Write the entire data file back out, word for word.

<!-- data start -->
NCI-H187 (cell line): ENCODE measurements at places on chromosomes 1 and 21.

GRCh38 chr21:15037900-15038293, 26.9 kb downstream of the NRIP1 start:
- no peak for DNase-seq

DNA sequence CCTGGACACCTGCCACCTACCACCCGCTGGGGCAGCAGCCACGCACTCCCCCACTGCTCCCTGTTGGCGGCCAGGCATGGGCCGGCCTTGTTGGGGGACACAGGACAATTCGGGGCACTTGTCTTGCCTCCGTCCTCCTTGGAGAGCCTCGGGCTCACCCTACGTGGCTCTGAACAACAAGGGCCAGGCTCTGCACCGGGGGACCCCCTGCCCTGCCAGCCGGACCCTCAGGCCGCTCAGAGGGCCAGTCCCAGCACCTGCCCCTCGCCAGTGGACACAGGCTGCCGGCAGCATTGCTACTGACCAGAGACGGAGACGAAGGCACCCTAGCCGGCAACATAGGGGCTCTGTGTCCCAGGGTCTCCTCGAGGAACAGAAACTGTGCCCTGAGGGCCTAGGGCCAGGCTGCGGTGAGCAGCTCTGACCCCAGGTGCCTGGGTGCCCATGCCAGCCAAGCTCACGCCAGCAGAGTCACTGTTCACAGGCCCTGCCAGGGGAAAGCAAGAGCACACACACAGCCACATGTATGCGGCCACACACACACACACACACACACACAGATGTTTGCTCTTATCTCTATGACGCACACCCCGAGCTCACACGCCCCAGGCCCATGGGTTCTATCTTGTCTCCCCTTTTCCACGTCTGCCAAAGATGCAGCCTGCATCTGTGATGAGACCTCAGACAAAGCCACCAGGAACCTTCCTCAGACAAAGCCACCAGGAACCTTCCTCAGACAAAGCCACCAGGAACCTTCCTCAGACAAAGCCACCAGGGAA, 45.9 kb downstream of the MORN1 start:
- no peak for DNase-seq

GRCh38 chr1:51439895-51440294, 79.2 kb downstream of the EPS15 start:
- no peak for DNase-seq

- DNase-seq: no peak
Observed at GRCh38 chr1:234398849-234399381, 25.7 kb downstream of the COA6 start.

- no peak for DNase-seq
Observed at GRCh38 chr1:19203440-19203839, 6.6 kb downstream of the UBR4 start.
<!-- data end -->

NCI-H187 (cell line): ENCODE measurements at places on chromosomes 1 and 21.

GRCh38 chr21:15037900-15038293, 26.9 kb downstream of the NRIP1 start:
- no peak for DNase-seq

DNA sequence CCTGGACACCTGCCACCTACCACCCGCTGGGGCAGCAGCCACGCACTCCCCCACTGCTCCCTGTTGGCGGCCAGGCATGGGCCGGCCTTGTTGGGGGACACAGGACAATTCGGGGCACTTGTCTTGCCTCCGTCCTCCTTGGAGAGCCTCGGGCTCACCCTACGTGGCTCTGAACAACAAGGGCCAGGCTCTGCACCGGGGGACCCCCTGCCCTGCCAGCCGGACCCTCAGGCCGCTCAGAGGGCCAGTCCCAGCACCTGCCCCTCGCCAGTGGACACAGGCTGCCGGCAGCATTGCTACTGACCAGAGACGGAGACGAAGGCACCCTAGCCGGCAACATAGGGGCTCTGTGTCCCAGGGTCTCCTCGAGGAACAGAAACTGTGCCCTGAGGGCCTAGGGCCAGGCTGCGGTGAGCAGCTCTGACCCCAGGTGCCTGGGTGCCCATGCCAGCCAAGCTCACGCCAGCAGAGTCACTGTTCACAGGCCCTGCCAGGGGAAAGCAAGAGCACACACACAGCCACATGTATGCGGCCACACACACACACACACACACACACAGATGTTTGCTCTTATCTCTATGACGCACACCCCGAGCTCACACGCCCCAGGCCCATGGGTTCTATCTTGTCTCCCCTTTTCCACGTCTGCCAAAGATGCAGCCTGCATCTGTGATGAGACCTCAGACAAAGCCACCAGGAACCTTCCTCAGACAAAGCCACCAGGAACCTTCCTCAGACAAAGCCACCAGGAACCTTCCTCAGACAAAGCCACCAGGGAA, 45.9 kb downstream of the MORN1 start:
- no peak for DNase-seq

GRCh38 chr1:51439895-51440294, 79.2 kb downstream of the EPS15 start:
- no peak for DNase-seq

- DNase-seq: no peak
Observed at GRCh38 chr1:234398849-234399381, 25.7 kb downstream of the COA6 start.

- no peak for DNase-seq
Observed at GRCh38 chr1:19203440-19203839, 6.6 kb downstream of the UBR4 start.